Not really, SharePoint is just a Web Framework with support for office documents, but you are require to have a copy of office in your machine to work with, OTOH google applications run on the server and display on your browser.....

Regards.

No luck required (0)

Anonymous Coward | more than 6 years ago | (#22940580)

Microsoft wants to do the same, but in reverse, and faces an infinitely bigger challenge: rebuild Microsoft apps so they can become cloud enabled while pulling its giant channel (and embedded software) along in the process. Good luck with that, Microsoft. But then again, just because Google is making faster progress doesn't mean much. There's no guarantee users will like the unplugged versions of cloud apps.


The key difference between the two businesses is that Microsoft makes software, and knows how to monetize what they do. Google makes... um... advertising?... and has no idea how to make money on anything they do which doesn't involve selling ads.

One thing the Stallmanista hordes infatuated with Google need to be asking themselves is this: what happens when REAL business people take over Google, and start trimming the fat on stuff which isn't pulling it's weight? And what happens when Google decides it can make even more money by selling it's data mine not just to the NSA, but to anyone [timesonline.co.uk] ? Ooops, sorry! Your company made the bad decision to rely on Google, so now all your information is being sold to the highest bidder... maybe even your competitors.

Yeah. So sorry, Slashdot, but all the rational companies aren't buying the "DUNT BE TEH EVEL!!11" schtick. We'll stick with a company with a proven track record of being committed to the needs of businesses, thank you very much.

Re:No luck required (0)

Anonymous Coward | more than 6 years ago | (#22941120)

You should learn the difference between "it's" and "its" before trying to make any kind of a point next time.

Re:SharePoint (1)

EricTheGreen (223110) | more than 6 years ago | (#22941060)

And what happens when the Sharepoint server hosting all of this wonderousness goes offline?

+5 Insightful? Give me a flippin' break...

Re:SharePoint (1)

nschubach (922175) | more than 6 years ago | (#22941304)

Even I know that any Slashdot article with both Google and Microsoft in the title sets off the alarms at Redmond. Everyone is to stop what they are doing and defend the queen. ;)

Re:SharePoint (1)

bitmonk (1197107) | more than 6 years ago | (#22941204)

Sure, and Novell Netware was around before that, and Mainframes. I mean, GEEZ, did Google invent the frakking SERVER? C'mon people the Internet is nothing new, you can't change the future, STOP TELLING ME THAT I AM GETTING OLD!!!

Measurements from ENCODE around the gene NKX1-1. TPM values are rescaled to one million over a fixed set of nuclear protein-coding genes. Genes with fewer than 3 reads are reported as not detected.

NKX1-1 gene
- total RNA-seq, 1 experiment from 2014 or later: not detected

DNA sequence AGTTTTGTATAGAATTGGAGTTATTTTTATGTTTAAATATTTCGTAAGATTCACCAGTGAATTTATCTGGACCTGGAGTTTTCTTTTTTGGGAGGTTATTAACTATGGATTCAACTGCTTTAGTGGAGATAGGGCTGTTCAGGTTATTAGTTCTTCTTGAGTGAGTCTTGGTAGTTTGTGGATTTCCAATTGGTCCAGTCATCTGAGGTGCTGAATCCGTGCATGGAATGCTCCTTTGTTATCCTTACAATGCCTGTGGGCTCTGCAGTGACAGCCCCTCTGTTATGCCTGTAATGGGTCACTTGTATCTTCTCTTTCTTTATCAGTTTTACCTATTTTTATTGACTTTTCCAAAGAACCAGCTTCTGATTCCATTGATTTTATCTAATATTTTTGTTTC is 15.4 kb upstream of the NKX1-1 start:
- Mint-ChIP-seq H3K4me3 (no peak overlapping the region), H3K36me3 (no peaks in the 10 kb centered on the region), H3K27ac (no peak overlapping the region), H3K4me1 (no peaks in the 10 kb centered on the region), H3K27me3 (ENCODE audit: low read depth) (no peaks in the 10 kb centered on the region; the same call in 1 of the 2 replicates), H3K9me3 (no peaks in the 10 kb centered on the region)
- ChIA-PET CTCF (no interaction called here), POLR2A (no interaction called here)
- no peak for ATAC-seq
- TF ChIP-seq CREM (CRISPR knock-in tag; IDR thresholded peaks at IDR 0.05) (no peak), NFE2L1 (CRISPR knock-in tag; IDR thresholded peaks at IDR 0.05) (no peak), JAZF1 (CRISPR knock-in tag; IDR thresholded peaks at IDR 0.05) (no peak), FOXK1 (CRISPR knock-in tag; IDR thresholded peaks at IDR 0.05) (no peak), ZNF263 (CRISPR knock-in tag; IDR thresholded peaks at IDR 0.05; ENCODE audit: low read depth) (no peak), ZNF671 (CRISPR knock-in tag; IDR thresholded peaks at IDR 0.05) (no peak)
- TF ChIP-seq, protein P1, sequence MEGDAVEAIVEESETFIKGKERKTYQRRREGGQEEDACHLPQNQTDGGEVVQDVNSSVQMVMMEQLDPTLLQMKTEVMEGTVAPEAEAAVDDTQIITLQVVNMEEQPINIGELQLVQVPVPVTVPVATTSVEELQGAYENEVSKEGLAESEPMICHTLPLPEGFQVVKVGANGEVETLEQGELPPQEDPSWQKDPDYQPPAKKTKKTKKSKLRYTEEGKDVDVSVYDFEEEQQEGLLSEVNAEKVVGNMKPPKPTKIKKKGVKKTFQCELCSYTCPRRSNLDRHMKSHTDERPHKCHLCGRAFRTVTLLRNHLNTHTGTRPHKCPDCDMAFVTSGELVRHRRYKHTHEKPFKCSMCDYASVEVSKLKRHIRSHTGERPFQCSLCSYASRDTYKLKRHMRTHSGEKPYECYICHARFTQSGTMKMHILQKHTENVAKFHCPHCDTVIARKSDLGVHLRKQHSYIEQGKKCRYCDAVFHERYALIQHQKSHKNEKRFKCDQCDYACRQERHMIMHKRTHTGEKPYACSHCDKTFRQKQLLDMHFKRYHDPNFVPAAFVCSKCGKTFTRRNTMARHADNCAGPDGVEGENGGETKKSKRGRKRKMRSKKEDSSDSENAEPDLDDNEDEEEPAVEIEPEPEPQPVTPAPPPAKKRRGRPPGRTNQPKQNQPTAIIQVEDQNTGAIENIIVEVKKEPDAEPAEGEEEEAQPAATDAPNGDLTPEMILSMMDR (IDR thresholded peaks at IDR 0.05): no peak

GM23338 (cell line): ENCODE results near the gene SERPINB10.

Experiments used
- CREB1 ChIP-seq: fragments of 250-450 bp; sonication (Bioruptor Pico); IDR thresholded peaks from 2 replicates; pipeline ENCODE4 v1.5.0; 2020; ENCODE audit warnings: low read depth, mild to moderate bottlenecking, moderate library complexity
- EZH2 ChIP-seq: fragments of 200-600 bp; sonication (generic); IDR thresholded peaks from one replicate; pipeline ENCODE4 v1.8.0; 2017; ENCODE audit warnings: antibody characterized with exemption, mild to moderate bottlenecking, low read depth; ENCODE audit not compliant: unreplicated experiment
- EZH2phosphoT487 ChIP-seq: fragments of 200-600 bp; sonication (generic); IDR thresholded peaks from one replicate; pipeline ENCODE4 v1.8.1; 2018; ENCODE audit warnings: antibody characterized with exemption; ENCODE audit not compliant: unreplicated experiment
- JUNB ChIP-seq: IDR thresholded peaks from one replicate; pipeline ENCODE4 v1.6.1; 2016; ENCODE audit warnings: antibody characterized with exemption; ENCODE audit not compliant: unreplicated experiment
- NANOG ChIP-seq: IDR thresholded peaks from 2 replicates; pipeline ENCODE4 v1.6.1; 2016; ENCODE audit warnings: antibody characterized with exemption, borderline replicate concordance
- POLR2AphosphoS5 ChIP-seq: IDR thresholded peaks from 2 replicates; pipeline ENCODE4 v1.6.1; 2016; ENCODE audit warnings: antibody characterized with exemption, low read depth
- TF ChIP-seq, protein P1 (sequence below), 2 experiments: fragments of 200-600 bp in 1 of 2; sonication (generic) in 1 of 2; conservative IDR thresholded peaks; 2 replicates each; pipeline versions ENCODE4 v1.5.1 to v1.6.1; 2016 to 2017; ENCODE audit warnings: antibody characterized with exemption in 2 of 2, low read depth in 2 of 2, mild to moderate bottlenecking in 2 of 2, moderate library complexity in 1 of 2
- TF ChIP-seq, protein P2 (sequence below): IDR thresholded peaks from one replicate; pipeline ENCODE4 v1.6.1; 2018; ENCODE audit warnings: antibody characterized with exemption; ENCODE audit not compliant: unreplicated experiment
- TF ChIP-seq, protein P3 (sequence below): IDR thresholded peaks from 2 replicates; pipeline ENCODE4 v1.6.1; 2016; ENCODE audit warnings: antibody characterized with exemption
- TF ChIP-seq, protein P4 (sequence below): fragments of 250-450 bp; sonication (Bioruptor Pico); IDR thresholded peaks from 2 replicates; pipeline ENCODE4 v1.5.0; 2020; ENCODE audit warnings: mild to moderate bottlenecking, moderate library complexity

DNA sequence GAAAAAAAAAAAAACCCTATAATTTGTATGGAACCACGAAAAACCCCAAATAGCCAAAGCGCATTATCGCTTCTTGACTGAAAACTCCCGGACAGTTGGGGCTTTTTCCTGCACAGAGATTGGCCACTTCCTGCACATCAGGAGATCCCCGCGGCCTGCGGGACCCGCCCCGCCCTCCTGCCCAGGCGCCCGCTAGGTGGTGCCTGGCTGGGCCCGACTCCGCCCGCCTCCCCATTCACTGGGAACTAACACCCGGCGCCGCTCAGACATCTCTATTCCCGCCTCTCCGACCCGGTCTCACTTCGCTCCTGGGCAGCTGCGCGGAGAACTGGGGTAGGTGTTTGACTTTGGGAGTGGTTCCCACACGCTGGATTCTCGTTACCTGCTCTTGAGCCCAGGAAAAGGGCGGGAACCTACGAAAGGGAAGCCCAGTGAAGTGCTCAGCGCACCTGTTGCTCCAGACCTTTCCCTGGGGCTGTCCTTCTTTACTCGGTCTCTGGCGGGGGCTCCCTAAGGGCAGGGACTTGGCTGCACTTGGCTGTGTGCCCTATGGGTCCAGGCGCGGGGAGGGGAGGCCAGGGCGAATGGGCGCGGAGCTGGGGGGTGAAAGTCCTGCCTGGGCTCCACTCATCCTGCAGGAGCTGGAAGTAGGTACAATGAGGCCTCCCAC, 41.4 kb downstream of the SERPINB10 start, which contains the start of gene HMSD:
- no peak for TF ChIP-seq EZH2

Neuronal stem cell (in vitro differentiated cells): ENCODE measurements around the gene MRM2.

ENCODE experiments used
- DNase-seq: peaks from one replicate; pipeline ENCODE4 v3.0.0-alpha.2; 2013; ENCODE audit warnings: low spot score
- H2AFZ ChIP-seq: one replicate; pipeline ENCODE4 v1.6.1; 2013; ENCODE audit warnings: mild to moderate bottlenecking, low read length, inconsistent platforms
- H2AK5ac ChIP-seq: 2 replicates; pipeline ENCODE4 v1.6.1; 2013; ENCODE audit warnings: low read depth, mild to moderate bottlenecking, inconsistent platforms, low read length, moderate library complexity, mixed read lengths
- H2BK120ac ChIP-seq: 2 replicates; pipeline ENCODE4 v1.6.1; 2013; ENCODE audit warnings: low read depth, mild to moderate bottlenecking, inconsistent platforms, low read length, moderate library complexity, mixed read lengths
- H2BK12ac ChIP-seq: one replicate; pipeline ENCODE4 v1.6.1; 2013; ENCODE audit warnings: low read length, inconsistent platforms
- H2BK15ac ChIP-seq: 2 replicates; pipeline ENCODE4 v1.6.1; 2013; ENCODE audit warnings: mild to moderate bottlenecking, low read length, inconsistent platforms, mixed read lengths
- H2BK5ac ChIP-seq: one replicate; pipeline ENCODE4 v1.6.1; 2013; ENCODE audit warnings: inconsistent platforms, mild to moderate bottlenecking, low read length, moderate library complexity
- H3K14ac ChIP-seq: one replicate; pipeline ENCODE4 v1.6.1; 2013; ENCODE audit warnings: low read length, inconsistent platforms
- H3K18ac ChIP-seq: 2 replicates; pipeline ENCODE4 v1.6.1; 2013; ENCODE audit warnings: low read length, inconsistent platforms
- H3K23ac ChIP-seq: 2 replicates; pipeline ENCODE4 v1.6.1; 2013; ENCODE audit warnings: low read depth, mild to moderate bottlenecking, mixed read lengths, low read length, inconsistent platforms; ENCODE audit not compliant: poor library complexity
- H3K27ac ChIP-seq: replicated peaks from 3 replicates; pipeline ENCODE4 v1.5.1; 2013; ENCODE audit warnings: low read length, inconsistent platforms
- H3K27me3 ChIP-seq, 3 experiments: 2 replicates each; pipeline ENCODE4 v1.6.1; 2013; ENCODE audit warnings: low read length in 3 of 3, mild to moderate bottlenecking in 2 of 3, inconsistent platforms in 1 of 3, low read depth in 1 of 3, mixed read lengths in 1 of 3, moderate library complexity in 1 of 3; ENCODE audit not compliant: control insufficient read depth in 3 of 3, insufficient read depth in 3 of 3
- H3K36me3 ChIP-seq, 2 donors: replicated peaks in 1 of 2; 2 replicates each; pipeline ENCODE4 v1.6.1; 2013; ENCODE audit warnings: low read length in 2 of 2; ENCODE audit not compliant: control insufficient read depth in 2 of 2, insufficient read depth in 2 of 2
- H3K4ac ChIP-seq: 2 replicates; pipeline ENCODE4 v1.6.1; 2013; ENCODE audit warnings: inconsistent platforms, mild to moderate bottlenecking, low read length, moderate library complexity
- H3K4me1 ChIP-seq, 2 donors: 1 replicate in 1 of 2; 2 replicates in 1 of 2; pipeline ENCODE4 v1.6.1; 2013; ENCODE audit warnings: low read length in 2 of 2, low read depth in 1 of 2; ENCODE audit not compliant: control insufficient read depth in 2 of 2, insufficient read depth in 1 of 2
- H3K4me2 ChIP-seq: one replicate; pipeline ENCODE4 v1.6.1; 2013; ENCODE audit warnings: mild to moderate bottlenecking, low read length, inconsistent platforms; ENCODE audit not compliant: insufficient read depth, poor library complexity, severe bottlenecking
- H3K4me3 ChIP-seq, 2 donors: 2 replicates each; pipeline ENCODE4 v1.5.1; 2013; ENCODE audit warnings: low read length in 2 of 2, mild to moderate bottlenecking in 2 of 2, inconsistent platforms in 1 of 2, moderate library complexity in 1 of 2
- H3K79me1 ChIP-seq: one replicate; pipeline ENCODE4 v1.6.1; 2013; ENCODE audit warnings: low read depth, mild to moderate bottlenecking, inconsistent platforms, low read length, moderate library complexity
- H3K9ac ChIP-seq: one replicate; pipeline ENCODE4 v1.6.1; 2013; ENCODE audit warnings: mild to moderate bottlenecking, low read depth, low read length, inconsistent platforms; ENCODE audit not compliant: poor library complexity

devil is in the detail (4, Insightful)

nguy (1207026) | more than 6 years ago | (#22939568)

People have been using mixed on-line/off-line computing for a long time; neither Microsoft nor Google invented this or were the first to figure out that it was useful.

What matters is how exactly it's done. I find Google's offerings a lot more persuasive than Microsoft's. Microsoft's collaborative features are cumbersome and hard to use, and Microsoft's office suite is expensive and heavy-weight. Google Docs is easy to get started with and works for most people; mainly what it needs is better embedded object support (including math) and bug fixing.

Twofo skiing into a spruce (-1, Troll)

Anonymous Coward | more than 6 years ago | (#22939626)

Twofo [twofo.co.uk] is Dying is Dying

It is official; GNAA [www.gnaa.us] confirms: Twofo is Dying is Dying

One more crippling bombshell hit the already beleagured slashdot trolling community when Google confirmed that Twofo troll posts had dropped yet again, now down to less that a fraction of 1 percent of all slashdot posts. Coming hot on the heels of a recent usenet survey which plainly states that Twofo trolling frequency has fallen, this news serves only to reinforce what we've known all along. Twofo troll's are collapsing in complete disarray, as fittingly exemplified by failing dead last in a recent digg.com comprehensive trolling test.

You don't need to be one of the Slashdot moderators to predict Twofo Trolling's future. The writing is on the wall: Twofo trolling faces a bleak future. In fact there won't be any future at all for Twofo trolls because Twofo trolling is dying. Things are looking very bad for Twofo trolls. As many of us are already aware, Twofo trolling continues to decline in popularity. IP bans flow like a river of feces out of this man's anus [goatse.ch] .

"Twofo is Dying" trolls are the most endangered of them all, having lost 93% of their core posters. The sudden and unpleasant departures of long time trolls Daz and xyzzy only serve to underscore the point more clearly. There can no longer be any doubt: Twofo trolls are dying.

Lets keep to the facts and look and the numbers.

Twofo Trolling leader Echelon states that there are about 7000 "twofo is dying" trolls. How many "Zeus sucks cock" trolls are there? Let's see. The number of "Zeus sucks cock" trolls versus "Twofo is dying" trolls on slashdot is roughly in the ratio of 5 to 1. Therefore there are about 7000/5 = 1400 "Zeus sucks cock" trolls. "Fuck twofo" posts on slashdot are about half the volume of "Zeus sucks cock" posts. Therefore there are about 700 trolls specialising in "Fuck twofo". A recent article put "destroy twofo" at about 80% of the twofo trolling community. Therefore there are about (7000+1400+700)*4 = 36400 "destroy twofo" trolls. This is consistent with the number of "destroy twofo" slashdot posts.